Kaspersky recently discovered new shared components that search for at least 3 other unique registry keys, which suggests that the developers of Stuxnet and Duqu also built at least three other pieces of malware using the same platform, he added. Those modules handle tasks including delivering the malware to a PC, installing it, communicating with its operators, stealing data and replicating itself.

    … Kaspersky believes that Tilded traces back to at least 2007 because specific code installed by Duqu was compiled from a device running a Windows operating system on 31 August 2007.

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  4. Equipment Maker Caught Installing Backdoor Account in Control System Code“, Wired, 25 April 2012 — Excerpt:

    A Canadian company that makes equipment and software for critical industrial control systems planted a backdoor login account in its flagship operating system, according to a security researcher, potentially allowing attackers to access the devices online.

    The backdoor, which cannot be disabled, is found in all versions of the Rugged Operating System made by RuggedCom, according to independent researcher Justin W. Clarke, who works in the energy sector. The login credentials for the backdoor include a static username, “factory,” that was assigned by the vendor and can’t be changed by customers, and a dynamically generated password that is based on the individual MAC address, or media access control address, for any specific device.

    Attackers can uncover the password for a device simply by inserting the MAC address, if known, into a simple Perl script that Clarke wrote. MAC addresses for some devices can be learned by doing a search with SHODAN, a search tool that allows users to find internet-connected devices, such as industrial control systems and their components, using simple search terms.

    Clarke, who is based in San Francisco, says he discovered the backdoor after purchasing two used RuggedCom devices – an RS900 switch and an RS400 serial server – on eBay for less than $100 and examining the firmware installed on them.

    … RuggedCom switches and servers are used in “mission-critical” communication networks that operate power grids and railway and traffic control systems as well as manufacturing facilities. RuggedCom asserts on its website that its products are “the product of choice for high-reliability, high-availability, mission-critical communications networks deployed in harsh environments around the world.”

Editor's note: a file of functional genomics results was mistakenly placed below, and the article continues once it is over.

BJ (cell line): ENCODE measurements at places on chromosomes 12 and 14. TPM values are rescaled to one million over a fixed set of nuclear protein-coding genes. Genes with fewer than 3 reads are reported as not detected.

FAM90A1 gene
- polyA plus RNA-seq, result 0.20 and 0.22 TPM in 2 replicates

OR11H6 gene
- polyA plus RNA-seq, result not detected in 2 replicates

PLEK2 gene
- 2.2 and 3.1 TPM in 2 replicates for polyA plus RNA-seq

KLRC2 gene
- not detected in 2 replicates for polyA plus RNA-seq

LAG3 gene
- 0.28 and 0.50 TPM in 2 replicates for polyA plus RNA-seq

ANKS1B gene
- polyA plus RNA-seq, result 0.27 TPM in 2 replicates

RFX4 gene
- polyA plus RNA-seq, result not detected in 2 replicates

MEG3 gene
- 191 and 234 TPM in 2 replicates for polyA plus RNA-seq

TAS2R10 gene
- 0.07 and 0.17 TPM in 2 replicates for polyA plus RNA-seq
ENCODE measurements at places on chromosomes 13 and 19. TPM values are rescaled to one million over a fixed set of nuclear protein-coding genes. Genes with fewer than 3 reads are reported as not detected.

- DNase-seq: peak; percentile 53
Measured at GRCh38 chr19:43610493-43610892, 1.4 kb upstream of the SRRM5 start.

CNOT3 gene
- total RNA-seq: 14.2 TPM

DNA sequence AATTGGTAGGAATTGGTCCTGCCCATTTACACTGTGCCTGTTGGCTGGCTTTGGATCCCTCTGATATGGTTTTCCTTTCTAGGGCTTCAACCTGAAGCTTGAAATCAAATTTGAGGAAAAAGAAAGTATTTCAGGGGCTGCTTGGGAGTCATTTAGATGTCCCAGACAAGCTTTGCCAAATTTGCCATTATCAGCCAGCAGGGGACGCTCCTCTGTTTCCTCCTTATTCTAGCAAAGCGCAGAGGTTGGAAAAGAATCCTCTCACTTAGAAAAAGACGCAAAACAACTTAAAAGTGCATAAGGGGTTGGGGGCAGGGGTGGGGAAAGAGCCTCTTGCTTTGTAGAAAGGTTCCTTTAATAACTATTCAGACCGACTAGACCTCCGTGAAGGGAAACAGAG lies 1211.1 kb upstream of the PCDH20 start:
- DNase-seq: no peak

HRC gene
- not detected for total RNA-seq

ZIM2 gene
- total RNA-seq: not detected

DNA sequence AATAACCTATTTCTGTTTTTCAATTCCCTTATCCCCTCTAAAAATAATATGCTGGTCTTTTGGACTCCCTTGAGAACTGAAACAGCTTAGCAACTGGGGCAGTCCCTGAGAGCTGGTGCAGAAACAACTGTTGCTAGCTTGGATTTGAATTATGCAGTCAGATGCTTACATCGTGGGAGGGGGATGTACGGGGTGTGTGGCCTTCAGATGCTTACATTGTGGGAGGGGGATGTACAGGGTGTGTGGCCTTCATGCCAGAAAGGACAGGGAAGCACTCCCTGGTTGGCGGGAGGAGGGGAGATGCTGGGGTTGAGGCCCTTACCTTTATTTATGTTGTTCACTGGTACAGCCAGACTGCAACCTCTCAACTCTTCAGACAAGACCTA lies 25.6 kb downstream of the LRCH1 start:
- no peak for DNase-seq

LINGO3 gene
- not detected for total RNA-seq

Clarke says he notified RuggedCom about his discovery in April 2011 and says the representative he spoke with acknowledged the existence of the backdoor. “They knew it was there,” he told Threat Level. “They stopped communicating with me after that.” The company failed to notify customers or otherwise address the serious security vulnerability introduced by the backdoor.

    … RuggedCom, which is based in Canada, was recently purchased by the German conglomerate Siemens. Siemens, itself, has been highly criticized for having a backdoor and hard-coded passwords in some of its industrial control system components. The Siemens vulnerabilities, in the company’s programmable logic controllers, would let attackers reprogram the systems with malicious commands to sabotage critical infrastructures or lock out legitimate administrators.

    A hardcoded password in a Siemens database was used by the authors of the Stuxnet worm to attack industrial control systems used by Iran in its uranium enrichment program.

    Hardcoded passwords and backdoor accounts are just two of numerous security vulnerabilities and security design flaws that have existed for years in industrial control systems made by multiple manufacturers. The security of the devices came under closer scrutiny in 2010 after the Stuxnet worm was discovered on systems in Iran and elsewhere. Numerous researchers have been warning about the vulnerabilities for years. But vendors have largely ignored the warnings and criticism because customers haven’t demanded that the vendors secure their products.